[nSLUG] Re: April Tech Talk
mspencer at tallships.ca
Wed Apr 22 15:41:09 ADT 2015
> Tee is a lot of fun. I've often used it while running tcpdump, to
> keep an eye on it, while it goes to a file.
Well! Isn't that nice?
See, years ago when I first knew about tcpdump, I tried that. And it
didn't work somehow -- no recollection of how or why. Meant to look
into it some day, figure out what might have been different from what
I expected. Never got a round tuit.
And now you say that I *should* be as I expected. So let's see
Doesn't work as expected.
If I run tcpdump with stdout to a shell buffer in Emacs, I get
realtime display of all packets not excluded by the "expressions" in
the tcpdump invocation. (Realtime == correlated with modem
If I pipe tcpdump through " | tee logfile", output from tcpdump gets
buffered up somewhere. Both the stdout and the logfile get updated in
spurts that may break the tcpdump output in the middle of a line.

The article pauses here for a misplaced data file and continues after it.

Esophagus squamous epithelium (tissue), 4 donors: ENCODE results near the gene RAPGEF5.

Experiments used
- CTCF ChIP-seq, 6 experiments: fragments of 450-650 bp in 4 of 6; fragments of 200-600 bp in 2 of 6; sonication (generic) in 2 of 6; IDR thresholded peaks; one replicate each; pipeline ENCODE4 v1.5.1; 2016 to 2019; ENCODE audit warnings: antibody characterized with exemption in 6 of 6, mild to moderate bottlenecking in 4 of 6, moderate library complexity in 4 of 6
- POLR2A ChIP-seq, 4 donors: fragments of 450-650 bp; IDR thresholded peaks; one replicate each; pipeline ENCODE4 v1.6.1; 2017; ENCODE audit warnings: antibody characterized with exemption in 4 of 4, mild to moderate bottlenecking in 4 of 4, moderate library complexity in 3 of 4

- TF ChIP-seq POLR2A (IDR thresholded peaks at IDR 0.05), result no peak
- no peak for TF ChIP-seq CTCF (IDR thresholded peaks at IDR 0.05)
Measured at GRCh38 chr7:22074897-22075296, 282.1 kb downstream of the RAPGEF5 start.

E.g. I'm looking at this in the stdout:
15:15:02.327926 IP 220.127.116.11.119 > 18.104.22.168.32770:. 4679:5203(524
and the same thing is the last line in the logfile.
After a couple of hits on the news server (port 119, above, right?)
with no output in either logfile or stdout, suddenly 103 lines get
dumped to stdout at once, again stopping in the middle of a line of
This must have something to do with kernel scheduling of the tcpdump
and tee processes as well as of the parent shell and possibly other
processes. But it's not "as expected". And for this particular
application (tcpdump running as I work) it's a fail because the point
is to see intrusion or other anomalous packets when they happen.
MS-DOS had pipes (or at least the Norton shell that I used did) but
they were fake: output was written to a HD file, then fed into proc-2
after proc-1 had completed. That's not happening here but the
buffering and scheduling means you can't do what you might *think* you
Michael Spencer Nova Scotia, Canada .~.
mspencer at tallships.ca /( )\
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